Vaughan & Chiang's "Paper Girls" Builds a Familiar Yet Disconcerting World
Written by CC Colbert; Illustrated by Tanitoc
First Second; $19.99
Growing up in the South, my friends and I were rather conflicted about the Civil War. On the one hand, there was a lot of geographic and cultural pride. We joked about the War of Northern Aggression (at least, most of us were joking), made proclamations that “the South will rise again,” cursed Yankees, patriotically ballyhooed the Confederate flag, and loved The Dukes of Hazzard. On the other hand, we knew that the right side won that war, that slavery was evil, and that racism was unacceptable. We absolutely revered Abraham Lincoln, and we thought that John Wilkes Booth – what little we knew about him – was the Devil himself.
Since then, I’ve always wondered about Booth. Why he did what he did. Who he was working with. If even Southern boys like us hated the man, who could be evil enough to support him? What kind of hood-wearing, baby-murdering secret society did this guy have to be in to want to assassinate the most beloved president this country’s ever had? What can I say? I was young.
I didn’t wonder any of this enough to do my own research, mind you, or even to crack open a book on the subject. Deep down, I probably suspected that the answer wasn’t nearly as exciting as I’d made it out to be in my imagination. But when I saw that First Second was publishing a comic about Booth – written by historian Catherine Clinton (Mrs. Lincoln), no less – I was eager to see what it revealed. Sure, it’s publicized as a fictionalized account, but this was the perfect opportunity to satisfy my curiosity about the notorious Booth, and in my preferred medium.
How it did, after the break.
This is Clinton’s first graphic novel, but though she’s a respected historian and used a penname for this book, you never get the feeling that she thinks she’s slumming by writing a comic. In fact, she refers to other historical comics in her Author’s Note and praises their “strong characters, vivid images, and powerful narrative arcs that clearly complicate and improve a story.” In talking about her collaborator Tanitoc, she’s excited about his creating “a world of images to enrich and complicate my world of words.” She understands the unique storytelling opportunities that comics provide and obviously desired to make the most of them.
This is pure speculation, but I’m guessing the penname is used to separate Booth from her other, purely historical work because of the fictional aspects of the book. Though she’s striving for authenticity, Clinton admits to relishing the narrative freedom and What If-ing that fiction brings. Unfortunately, it’s on these two levels – using art to complicate the story and using fiction to enrich it – that Booth disappoints.
I learned a lot about John Wilkes Booth that I didn’t know before. I learned about his family, about his complicated relationships with both a senator’s daughter and a whore, and about his motivations for wanting Lincoln dead. I learned something about his co-conspirators too, though not enough to satisfy my curiosity. I suspect though that Clinton would be perfectly pleased with that last statement, since she also states in her Notes that she hopes Booth will be a starting point for those interested in Lincoln’s assassination.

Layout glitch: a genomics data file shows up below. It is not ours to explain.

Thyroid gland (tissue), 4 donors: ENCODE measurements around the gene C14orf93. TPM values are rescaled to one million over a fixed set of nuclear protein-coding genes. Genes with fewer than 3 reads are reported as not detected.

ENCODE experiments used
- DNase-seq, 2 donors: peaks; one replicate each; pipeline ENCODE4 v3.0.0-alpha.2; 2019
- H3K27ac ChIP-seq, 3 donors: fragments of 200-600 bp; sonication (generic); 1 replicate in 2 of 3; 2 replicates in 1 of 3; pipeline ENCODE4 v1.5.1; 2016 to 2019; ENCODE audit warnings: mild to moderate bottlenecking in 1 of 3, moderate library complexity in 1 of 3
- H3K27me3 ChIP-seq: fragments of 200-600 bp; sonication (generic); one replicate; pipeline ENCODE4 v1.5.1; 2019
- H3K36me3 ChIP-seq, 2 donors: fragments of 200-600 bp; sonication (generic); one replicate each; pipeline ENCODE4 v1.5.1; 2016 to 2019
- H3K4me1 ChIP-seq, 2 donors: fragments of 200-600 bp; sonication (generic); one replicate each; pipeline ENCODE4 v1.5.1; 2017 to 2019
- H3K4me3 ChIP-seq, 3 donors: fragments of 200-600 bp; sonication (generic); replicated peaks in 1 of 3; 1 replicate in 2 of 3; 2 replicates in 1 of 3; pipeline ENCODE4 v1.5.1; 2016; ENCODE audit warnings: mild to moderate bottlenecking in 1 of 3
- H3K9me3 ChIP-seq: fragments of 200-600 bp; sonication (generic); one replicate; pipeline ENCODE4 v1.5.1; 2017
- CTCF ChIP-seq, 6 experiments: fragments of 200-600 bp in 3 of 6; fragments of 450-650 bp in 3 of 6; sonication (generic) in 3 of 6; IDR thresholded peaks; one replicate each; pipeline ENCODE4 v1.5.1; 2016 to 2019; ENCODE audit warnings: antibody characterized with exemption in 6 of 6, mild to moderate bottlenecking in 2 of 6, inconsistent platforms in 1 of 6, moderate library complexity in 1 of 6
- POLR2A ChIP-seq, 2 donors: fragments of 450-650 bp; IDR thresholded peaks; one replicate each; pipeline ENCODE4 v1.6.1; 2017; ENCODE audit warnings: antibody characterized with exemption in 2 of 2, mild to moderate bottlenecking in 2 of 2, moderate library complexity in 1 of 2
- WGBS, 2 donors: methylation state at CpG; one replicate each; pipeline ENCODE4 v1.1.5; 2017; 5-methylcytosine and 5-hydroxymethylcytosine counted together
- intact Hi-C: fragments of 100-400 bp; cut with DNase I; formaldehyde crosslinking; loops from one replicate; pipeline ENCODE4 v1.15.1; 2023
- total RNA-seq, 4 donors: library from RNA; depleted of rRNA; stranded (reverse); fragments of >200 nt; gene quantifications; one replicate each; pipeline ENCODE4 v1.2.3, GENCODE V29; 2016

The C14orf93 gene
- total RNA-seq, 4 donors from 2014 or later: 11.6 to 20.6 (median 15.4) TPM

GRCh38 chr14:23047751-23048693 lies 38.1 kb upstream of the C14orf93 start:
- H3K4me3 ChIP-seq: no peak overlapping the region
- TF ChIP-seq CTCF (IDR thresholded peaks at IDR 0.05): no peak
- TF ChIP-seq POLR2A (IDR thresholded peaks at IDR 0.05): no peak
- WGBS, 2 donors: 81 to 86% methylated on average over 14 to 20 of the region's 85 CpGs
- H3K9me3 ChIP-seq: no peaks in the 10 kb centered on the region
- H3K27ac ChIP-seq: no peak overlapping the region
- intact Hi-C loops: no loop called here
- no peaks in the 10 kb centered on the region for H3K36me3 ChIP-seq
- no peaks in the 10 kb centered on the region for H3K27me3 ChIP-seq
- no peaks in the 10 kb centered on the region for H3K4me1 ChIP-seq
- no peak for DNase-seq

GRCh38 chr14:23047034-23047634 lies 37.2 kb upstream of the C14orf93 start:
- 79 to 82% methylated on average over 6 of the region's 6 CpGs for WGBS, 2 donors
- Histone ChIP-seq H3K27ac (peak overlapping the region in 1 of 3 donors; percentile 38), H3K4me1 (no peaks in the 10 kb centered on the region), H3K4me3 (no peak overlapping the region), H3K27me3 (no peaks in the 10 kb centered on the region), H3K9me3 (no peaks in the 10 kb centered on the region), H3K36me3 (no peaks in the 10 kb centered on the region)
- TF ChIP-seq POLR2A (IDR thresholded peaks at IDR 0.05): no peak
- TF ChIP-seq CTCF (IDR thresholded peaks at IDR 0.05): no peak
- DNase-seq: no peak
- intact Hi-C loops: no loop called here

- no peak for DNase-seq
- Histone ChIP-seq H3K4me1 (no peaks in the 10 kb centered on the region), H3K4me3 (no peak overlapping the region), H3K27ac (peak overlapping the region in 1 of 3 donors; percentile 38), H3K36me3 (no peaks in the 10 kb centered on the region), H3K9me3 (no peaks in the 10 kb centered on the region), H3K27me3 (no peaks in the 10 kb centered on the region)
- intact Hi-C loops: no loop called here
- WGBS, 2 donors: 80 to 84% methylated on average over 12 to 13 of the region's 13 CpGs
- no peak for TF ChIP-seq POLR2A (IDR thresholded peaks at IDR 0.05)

But though Clinton provides a good feel for Booth’s general temperament and personality, I wish that she’d speculated more about what it was that drew people to him. As written, he’s a moody, unlikable man. That sullenness also makes him passionate, and I suppose that might be part of what makes him attractive to Lucy Hale, the senator’s daughter, but I got no sense for what she really saw in him or why her father tolerated his attentions.
Booth’s strangeness is accentuated by Tanitoc’s drawings of him. Though the artist can be quite animated in the way he draws faces, Booth tends to be stuck with only one or two expressions. This contributes to the reader’s understanding that Booth feels superior and detached from the rest of humanity, but doesn’t lead to any insights about why the other characters would associate with him.
Tanitoc is extremely generous and loose with his ink throughout the book and – while his pages are captivating to look at – I often found myself confused about which character was in a particular scene. This was a particular problem when I couldn’t quickly tell which girlfriend Booth was talking to. Clinton’s dialogue usually helped me figure it out, but it was a case of the words helping the art rather than their complementing each other.
Especially after reading Clinton’s comments about art’s complicating and enriching the text, I can’t help but compare Booth to another historical comic published by First Second, George O’Connor’s Journey into Mohawk Country. In it, O’Connor adapts the journal of a Dutch trader who travels deep into Indian Territory to solidify his colony’s trade relationship with the Iroquois trappers on whom they rely to stay in business. What could have been – by all rights should have been – a completely dry drama about a business trip became – thanks to O’Connor’s clever and whimsical illustrations – engrossing, funny, and romantic.
In contrast, Tanitoc’s work doesn’t contribute to Clinton’s text in that way. He does a fantastic job of presenting historical people and places in an interesting way – his attention to accuracy and detail is wonderful – but he stops short of truly bringing them to life the way I’d hoped he would when I started the book. Which, I suppose, is also my complaint about Clinton’s story. Booth is a fine presentation of historical fact, embellished a bit by speculation, and it serves Clinton’s purpose in whetting my interest for more information. I just wish there’d been more of a human element to connect to as well.
Three out of five cross-country manhunts.